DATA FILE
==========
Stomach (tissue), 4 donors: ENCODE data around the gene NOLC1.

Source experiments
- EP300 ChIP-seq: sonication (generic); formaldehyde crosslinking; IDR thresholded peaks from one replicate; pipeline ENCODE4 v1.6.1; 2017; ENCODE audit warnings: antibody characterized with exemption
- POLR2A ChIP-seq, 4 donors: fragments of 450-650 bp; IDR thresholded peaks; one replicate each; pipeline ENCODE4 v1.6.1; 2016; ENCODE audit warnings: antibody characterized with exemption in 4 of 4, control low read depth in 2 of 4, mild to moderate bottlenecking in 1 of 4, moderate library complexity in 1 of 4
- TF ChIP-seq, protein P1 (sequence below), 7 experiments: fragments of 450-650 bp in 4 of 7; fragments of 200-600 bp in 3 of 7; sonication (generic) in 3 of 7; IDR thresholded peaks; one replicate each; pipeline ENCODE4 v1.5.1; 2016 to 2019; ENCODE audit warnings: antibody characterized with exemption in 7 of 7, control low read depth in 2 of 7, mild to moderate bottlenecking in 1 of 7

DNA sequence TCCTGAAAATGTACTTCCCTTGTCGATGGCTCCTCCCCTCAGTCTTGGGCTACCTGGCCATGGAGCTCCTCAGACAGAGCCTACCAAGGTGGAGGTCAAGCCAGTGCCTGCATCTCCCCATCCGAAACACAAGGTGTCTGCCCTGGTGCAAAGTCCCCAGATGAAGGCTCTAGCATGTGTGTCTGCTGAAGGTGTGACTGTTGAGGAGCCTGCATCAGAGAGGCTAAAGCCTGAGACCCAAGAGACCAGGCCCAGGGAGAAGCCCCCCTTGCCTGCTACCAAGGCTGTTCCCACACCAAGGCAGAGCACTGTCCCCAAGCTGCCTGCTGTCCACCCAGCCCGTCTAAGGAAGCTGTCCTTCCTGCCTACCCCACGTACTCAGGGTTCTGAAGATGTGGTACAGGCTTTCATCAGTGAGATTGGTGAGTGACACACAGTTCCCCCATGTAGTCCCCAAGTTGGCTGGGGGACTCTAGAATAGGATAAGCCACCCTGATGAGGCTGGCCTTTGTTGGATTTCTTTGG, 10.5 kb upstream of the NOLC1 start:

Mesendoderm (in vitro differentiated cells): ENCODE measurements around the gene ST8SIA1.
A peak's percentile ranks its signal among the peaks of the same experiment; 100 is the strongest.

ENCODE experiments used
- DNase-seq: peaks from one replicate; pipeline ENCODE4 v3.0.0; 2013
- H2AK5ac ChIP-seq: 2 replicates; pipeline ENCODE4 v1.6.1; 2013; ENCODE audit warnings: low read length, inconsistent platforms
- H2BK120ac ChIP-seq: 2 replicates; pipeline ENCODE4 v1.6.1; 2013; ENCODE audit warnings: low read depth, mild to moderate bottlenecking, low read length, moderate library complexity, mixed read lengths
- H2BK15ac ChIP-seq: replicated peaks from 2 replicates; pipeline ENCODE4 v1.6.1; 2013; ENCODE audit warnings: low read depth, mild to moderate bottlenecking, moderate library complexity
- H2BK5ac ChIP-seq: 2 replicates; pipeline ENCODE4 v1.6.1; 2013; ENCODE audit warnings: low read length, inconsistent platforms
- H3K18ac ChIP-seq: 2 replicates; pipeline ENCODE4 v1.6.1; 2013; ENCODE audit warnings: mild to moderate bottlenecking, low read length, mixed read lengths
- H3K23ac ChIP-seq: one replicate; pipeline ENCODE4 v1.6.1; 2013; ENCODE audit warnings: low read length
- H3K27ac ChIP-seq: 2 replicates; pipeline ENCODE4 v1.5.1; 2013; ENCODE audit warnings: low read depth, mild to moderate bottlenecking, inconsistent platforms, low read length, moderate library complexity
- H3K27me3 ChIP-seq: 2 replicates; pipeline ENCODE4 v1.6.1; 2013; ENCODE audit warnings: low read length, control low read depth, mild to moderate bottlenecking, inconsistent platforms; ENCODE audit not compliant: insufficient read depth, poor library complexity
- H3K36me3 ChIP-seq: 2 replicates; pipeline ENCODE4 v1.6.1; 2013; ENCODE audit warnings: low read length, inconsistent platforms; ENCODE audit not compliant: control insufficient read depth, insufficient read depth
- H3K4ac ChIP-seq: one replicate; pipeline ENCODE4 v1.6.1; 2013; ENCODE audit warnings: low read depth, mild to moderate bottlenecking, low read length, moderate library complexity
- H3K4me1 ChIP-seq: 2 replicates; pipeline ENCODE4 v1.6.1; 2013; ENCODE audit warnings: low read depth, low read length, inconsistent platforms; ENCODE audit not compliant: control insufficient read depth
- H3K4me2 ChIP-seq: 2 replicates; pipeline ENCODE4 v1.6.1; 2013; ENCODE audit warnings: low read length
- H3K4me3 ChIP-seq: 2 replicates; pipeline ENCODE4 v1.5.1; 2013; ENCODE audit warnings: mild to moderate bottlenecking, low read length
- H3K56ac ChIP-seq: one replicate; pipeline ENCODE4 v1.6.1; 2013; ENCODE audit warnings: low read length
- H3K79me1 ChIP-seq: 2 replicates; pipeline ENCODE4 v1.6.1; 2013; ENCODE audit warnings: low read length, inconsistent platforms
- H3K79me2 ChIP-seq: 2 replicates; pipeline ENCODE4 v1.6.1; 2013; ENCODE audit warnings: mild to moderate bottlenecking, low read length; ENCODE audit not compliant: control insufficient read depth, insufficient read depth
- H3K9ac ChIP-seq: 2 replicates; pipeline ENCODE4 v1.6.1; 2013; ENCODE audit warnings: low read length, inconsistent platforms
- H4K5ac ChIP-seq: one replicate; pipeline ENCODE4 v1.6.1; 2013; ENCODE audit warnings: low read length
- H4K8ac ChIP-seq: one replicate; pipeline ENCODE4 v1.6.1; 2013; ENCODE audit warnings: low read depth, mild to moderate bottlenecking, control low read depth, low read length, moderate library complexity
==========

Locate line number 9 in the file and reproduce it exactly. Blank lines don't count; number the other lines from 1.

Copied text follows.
ENCODE experiments used